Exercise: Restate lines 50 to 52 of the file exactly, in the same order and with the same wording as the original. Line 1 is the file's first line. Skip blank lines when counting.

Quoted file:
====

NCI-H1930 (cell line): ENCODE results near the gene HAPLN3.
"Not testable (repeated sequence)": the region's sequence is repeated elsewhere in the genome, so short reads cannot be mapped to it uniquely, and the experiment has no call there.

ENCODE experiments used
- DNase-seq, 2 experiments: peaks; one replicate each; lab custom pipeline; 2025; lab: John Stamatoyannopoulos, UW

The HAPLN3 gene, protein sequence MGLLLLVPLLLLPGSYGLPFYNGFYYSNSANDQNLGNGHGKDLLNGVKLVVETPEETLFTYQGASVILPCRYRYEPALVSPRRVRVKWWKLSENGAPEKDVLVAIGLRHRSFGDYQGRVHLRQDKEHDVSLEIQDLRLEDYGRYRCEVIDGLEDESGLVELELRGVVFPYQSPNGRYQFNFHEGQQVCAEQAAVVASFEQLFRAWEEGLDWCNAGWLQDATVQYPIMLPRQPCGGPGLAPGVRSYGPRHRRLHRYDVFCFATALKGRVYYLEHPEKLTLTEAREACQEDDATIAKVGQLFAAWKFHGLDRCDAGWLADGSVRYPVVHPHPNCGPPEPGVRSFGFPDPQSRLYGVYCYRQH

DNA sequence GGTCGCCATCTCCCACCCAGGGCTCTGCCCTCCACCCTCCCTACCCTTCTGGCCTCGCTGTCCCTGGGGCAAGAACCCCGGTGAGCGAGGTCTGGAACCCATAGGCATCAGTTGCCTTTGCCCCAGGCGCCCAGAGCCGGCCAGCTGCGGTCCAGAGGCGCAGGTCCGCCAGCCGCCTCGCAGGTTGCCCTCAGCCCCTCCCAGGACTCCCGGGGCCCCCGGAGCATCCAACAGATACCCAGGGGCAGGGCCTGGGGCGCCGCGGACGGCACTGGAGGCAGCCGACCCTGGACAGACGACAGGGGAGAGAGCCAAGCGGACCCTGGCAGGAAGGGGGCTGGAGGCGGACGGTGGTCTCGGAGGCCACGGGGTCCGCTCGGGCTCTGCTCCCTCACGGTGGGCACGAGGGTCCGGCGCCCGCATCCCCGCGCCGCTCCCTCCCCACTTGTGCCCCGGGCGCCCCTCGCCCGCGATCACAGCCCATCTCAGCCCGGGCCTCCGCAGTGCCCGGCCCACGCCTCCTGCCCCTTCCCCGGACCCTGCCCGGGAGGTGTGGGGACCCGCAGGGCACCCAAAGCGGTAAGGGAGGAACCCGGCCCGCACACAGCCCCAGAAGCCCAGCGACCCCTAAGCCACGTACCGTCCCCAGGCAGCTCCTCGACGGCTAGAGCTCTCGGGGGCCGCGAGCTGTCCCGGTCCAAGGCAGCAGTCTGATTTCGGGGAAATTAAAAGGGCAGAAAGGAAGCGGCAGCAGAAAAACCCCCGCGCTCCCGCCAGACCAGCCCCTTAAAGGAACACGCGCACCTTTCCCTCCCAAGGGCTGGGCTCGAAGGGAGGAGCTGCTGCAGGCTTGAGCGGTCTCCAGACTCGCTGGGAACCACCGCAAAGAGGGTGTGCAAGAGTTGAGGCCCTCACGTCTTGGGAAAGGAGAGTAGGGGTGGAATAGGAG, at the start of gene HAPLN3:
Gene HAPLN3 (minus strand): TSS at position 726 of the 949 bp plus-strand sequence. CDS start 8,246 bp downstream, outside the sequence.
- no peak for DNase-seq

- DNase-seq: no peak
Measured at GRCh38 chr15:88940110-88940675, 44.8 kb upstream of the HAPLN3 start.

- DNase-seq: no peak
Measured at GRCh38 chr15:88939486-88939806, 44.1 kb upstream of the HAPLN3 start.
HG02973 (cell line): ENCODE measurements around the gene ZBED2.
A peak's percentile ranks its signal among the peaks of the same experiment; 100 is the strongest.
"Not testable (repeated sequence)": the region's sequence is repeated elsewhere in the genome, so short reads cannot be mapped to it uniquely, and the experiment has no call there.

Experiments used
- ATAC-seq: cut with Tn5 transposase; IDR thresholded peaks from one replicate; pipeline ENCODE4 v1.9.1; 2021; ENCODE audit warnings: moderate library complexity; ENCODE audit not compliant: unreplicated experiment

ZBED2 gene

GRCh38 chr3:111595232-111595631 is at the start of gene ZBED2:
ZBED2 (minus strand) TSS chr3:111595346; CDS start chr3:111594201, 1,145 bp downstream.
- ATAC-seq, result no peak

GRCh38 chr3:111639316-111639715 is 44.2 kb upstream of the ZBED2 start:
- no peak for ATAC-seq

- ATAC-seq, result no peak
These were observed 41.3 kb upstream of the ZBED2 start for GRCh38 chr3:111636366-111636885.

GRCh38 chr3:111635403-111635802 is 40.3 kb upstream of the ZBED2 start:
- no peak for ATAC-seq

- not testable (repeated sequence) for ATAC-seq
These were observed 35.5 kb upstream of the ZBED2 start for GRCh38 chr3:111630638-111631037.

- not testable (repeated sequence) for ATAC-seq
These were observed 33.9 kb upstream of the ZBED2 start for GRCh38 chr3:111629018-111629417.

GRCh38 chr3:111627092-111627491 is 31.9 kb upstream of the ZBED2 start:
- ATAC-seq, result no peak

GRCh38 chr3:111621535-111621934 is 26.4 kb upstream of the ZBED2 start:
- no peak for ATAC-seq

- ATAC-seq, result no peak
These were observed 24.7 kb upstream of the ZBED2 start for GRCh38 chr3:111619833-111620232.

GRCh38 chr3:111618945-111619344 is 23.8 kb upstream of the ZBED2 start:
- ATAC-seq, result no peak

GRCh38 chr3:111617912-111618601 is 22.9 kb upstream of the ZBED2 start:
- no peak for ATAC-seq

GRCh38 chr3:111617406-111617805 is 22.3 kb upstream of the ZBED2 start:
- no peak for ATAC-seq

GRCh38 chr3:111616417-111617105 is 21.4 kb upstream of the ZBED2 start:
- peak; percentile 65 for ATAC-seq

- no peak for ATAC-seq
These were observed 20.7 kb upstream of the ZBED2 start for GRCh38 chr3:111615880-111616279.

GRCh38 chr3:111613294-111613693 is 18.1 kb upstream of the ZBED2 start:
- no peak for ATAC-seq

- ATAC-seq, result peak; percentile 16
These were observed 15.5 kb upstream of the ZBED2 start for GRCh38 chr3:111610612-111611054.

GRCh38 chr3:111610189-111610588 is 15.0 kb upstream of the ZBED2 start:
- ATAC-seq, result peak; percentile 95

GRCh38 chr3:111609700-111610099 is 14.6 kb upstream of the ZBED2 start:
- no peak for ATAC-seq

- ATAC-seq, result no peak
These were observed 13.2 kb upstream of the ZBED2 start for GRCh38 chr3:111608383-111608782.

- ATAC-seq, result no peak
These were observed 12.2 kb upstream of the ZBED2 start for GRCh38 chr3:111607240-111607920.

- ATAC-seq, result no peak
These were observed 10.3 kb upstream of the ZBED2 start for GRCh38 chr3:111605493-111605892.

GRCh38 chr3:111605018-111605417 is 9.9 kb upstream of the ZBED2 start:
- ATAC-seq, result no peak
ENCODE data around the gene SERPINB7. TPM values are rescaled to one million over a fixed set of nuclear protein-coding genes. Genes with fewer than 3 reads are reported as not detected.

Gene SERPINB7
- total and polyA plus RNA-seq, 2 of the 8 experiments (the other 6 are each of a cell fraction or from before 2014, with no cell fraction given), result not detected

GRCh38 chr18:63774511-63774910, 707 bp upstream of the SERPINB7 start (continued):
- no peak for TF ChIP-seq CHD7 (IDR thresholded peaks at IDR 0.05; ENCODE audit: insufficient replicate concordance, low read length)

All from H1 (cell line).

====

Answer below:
- ATAC-seq, result peak; percentile 16
These were observed 15.5 kb upstream of the ZBED2 start for GRCh38 chr3:111610612-111611054.

GRCh38 chr3:111610189-111610588 is 15.0 kb upstream of the ZBED2 start: